I had a question to ask. Is it possible to get the visa done if there are no flight bookings? Say we are going to Colombia via land route. would they require train/bus tickets then or a covering letter from the applicant should be okey. What do you think?


    • Ashray Says

      Hi Anshul

      It really depends on the person you meet at the consulate. But, I have a tip for you. Since the Colombian visa takes about 2-3 hours to process you could make a flight booking on New US regulations require US travel agents (Expedia is a US travel agent) to allow customers to cancel flights for free within 24 hours. As such, you can book a flight on expedia and get a full refund within 24 hours for free with no penalty. (it will say this next to your booking on

      So you could book the flight the morning when you go to apply for your visa and then cancel it once you receive your visa. In my experience though, they don’t really care if the flights are “CONFIRMED” so even if you take a printed itinerary with tentative flights, that should be fine too. Also, train or bus tickets OR a cover letter *should* work but you know how fussy embassy staff can sometimes be… (and also how cooperative they can be at other times…). Paper pushers love papers ;)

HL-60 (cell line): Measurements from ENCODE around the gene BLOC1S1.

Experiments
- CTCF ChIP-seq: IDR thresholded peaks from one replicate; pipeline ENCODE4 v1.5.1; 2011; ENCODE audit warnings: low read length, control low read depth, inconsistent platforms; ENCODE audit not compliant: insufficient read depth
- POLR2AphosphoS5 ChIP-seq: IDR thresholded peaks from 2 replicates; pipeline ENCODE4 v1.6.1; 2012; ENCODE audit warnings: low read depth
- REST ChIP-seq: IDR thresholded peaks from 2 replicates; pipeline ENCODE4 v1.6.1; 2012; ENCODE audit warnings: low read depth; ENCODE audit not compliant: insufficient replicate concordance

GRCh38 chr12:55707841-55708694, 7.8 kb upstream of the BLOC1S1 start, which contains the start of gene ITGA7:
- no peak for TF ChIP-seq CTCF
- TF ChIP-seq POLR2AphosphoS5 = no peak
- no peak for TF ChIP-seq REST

Let me know if you have other questions!


  • Anshul, yes. I crossed to Colombia from Ecuador by the land route in 2008. All they would need to see is your exit tickets back to India (from wherever, mine were from Brazil). And yes, a covering letter is also a good idea.